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The Irving Oil Refinery in Saint John. Image: Huddle file photo

Investment in Atlantic region reaches record levels in 2023

By Scott Pettigrew Jun 11, 2023 | 8:00 AM

The Atlantic Provinces Economic Council (APEC) says strong population growth is the driving force behind an estimated $15 billion in major project spending in the region this year, a 13 per cent jump from 2022.

However, the latest Atlantic Investment Outlook cautions that while the region is growing, more workers will be needed to complete these projects, putting an even bigger strain on housing, healthcare, and other services needed to keep people in the region.

“We definitely had a call to action that we had to deal with the worker shortage in construction,” says report author Patrick Brannon, senior researcher at APEC.

“Moving forward, we’re facing pretty significant shortages in construction right now….if we don’t have housing in place, if we aren’t able to capitalize on hydrogen projects fast enough, then we may lose those opportunities or lose those people from coming to the region.”

APEC’s report identified more than 500 major capital projects in Atlantic Canada at various stages of development with an investment value of $225 billion, an increase of 48 per cent.

Nova Scotia’s growth lead the region in 2023 the report found, with APEC identifying 224 projects with a potential value of $110 billion.

“The total value of Nova Scotia’s Inventory is up about 33 per cent from 2022 due to new wind/hydrogen projects proposed in the province as well as new housing and electricity developments,” the report says. It adds that capital investments in the province are also at an all-time high of $5.3 billion for the year.

Newfoundland and Labrador is seeing $71 billion from 95 major projects this year, while PEI has 71 projects valued at $5.7 billion and New Brunswick has 136 projects totalling $38 billion.

Many of these projects are tied to clean energy and, ironically, to existing population growth, which has seen 120,000 people added to the region in the past two years.

The report finds that the population boom in the region’s seven largest cities — St. John’s, Charlottetown, Halifax, Cape Breton, Moncton, Fredericton, and Saint John — could see project investment exceeding $7 billion by 2024, mostly for housing.

But even with more people in the region, Atlantic Canada is still behind in attracting the exact skill sets it needs to complete these ambitious projects.

In New Brunswick, the Port of Belldune’s Green Energy Hub is one project that will require skilled construction labour for projects like hydrogen production, solar, biomass, and wind energy, among others. With the goal of being operational by 2027, the Port has already signed a green energy deal with the Port of Rotterdam in the Netherlands. The budget for the green energy hub project is estimated to be between $1.2 and $1.5 billion, with the province kicking in $4 million for Port improvements.

And in Nova Scotia, the EverWind project at Point Tupper got approval to be North America’s first green hydrogen facility at a cost of $6 billion funded in part by federal government tax credits. The project is expected to be online by 2025, only 18 months from today.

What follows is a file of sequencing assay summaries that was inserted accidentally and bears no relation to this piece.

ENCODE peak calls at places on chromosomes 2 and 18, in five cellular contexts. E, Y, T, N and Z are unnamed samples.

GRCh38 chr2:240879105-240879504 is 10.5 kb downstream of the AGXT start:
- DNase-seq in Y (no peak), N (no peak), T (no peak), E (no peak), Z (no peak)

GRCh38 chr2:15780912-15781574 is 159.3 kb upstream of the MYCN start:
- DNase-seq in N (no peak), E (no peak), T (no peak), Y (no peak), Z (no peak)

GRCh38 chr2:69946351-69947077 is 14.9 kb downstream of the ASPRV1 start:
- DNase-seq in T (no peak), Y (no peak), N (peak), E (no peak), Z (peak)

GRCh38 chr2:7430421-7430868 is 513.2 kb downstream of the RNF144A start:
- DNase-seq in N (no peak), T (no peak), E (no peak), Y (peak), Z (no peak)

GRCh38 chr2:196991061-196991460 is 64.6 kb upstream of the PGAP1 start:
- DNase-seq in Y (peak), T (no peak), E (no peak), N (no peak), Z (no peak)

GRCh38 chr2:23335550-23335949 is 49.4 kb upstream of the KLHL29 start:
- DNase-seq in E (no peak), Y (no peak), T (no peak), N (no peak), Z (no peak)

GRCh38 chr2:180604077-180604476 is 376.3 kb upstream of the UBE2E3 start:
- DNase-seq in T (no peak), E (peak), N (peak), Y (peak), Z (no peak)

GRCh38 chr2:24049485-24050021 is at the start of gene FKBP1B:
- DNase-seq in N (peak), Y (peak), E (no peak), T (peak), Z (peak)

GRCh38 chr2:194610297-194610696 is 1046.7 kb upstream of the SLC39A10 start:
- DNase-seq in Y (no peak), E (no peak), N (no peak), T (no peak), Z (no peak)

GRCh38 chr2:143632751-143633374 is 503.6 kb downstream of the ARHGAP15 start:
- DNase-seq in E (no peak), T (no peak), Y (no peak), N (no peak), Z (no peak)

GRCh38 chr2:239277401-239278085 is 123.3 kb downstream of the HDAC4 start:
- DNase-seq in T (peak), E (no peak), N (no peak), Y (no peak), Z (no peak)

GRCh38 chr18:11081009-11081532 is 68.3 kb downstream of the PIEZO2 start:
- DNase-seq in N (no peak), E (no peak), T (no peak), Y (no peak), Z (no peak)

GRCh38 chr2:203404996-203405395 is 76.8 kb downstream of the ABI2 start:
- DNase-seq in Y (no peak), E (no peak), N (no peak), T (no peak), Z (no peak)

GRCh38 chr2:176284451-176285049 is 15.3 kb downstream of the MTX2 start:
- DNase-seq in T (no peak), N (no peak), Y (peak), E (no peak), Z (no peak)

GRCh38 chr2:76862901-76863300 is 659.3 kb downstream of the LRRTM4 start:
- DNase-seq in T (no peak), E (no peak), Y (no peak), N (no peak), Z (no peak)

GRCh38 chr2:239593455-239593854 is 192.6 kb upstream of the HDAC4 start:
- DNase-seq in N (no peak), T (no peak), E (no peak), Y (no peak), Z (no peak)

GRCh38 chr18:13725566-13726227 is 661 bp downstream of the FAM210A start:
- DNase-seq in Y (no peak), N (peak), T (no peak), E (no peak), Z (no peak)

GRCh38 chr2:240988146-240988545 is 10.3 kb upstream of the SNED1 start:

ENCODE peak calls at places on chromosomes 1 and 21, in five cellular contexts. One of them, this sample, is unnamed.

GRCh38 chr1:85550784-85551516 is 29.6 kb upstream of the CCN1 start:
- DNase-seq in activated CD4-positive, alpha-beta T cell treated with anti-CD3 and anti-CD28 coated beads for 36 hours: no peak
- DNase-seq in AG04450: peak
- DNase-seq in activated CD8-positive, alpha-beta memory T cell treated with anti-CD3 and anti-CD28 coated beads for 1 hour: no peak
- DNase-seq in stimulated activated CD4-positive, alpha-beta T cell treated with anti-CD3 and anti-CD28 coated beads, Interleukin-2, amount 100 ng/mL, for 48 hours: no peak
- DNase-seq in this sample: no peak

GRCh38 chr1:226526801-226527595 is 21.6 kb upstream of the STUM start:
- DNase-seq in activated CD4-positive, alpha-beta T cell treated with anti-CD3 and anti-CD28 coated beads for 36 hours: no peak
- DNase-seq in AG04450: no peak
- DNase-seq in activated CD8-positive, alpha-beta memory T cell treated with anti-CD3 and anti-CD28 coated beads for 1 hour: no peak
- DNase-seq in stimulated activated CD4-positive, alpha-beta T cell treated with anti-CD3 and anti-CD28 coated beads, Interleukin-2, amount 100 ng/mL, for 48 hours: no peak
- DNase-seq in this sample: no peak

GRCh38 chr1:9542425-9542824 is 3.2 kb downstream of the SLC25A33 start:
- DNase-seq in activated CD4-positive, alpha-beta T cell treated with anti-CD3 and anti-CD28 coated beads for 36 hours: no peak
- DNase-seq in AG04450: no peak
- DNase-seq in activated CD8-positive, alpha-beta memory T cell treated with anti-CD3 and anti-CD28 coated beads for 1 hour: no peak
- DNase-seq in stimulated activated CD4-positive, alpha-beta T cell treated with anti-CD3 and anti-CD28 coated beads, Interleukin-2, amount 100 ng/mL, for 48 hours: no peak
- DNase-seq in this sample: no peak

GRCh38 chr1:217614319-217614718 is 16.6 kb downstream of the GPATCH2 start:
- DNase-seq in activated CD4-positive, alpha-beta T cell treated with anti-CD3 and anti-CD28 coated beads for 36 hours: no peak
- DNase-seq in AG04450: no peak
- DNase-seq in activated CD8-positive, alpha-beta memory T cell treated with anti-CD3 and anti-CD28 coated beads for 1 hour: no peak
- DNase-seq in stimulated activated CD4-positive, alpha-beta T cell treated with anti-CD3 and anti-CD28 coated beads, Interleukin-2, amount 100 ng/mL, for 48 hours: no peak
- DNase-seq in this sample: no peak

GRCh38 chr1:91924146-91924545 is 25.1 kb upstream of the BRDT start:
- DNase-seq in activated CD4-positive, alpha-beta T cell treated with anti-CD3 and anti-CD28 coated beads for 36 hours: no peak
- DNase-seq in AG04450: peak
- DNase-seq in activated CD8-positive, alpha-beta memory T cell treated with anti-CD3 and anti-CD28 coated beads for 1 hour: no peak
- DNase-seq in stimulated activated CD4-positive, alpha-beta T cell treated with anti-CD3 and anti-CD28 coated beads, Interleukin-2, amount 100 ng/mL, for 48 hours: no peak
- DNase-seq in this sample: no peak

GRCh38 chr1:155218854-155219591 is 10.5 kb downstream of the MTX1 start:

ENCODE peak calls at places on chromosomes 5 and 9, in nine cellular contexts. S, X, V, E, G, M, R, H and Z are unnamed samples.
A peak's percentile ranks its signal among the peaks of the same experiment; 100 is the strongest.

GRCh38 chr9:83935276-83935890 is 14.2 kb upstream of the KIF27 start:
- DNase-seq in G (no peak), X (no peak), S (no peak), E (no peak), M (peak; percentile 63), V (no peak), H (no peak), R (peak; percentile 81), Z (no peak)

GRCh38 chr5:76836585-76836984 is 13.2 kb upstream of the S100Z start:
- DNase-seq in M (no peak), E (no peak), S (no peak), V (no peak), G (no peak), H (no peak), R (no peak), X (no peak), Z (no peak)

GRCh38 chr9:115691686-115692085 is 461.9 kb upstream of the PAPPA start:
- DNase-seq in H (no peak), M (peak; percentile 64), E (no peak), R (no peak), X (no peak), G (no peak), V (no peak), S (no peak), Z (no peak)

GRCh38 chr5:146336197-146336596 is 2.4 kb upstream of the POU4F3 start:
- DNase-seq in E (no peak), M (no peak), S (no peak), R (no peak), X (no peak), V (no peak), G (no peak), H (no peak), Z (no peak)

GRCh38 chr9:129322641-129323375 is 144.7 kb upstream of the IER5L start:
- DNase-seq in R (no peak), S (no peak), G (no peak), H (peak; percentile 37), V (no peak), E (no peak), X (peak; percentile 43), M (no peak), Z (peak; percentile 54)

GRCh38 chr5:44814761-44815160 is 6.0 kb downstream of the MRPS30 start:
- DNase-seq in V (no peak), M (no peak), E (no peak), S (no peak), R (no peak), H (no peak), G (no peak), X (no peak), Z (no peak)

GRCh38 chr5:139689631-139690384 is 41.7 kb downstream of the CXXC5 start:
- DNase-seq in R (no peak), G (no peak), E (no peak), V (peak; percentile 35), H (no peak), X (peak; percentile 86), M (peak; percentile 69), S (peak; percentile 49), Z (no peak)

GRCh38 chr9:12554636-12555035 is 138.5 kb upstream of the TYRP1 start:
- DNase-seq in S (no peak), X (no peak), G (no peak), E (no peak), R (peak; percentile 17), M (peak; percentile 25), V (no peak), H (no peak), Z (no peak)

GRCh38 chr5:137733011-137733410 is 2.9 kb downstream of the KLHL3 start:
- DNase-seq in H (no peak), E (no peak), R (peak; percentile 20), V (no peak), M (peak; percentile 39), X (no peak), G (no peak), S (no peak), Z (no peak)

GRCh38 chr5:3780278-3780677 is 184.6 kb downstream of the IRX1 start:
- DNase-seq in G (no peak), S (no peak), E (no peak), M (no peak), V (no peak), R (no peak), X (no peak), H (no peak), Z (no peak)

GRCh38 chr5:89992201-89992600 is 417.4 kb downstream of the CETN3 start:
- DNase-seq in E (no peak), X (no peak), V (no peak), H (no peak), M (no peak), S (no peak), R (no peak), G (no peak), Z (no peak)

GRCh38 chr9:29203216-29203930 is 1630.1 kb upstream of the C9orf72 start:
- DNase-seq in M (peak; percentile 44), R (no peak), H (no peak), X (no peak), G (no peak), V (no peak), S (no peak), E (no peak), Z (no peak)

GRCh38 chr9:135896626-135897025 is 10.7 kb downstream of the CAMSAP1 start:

The report recommends “leveraging all potential solutions for labour, including speeding up immigration, strengthening participation among underrepresented groups, and increasing the adoption of automated technologies.”

Working with post-secondary institutions and industry to develop a pool of talent in these areas is another recommendation.

“If we’re building all these wind turbines to have cleaner electricity, we need electricians,” Brannon says as an example. “We want to see more of a focus on bringing more trades in.”

“We know that automation has to be part of the solution,” he adds. He says repetitive jobs are ones where labour could be freed up by technology.

At the same time this transition to clean energy is happening, oil projects are still in the works in places like Newfoundland, which is still seeing significant investment for projects like the West White Rose oil expansion project among others. The report found that oil investment is expected to reach $2.2 billion in 2023, up from $1.8 billion in 2022, but still down from pre-pandemic investment of $2.6 billion in 2019.

With the shocking announcement from Irving Oil that the company was conducting a strategic review and considering its future, as well as the three-year postponement of the Bay du Nord project, there’s been added uncertainty regarding the long-term prospects for oil in the region.

“There is a role for the offshore oil sector in Newfoundland and for the oil refinery in New Brunswick as we transition,” Branon says. “It’s going to take time to make that transition and there is a need for oil for all kinds of industries … over the next couple of decades.”y

“Newfoundland and Labrador is trying to position itself as an area that’s producing lower emission oil … so it could be one of the later ones standing in terms of oil production. But it’s still uncertain and there is an over-reliance on that sector in the province.  And if it does decline more that’s a big, big concern.”

For New Brunswick, the report found that “manufacturing investment is up 18 per cent this year due to a large turnaround project at the Irving Oil refinery this fall” as well as a project at the Saint John pulp and paper mill.

Mining was also identified as an important contributor to this overall investment in the region, in particular in Newfoundland where there will be $1.7 billion invested in mining activity mostly in gold.

Alex Graham is a reporter with Huddle, an Acadia Broadcasting content partner.


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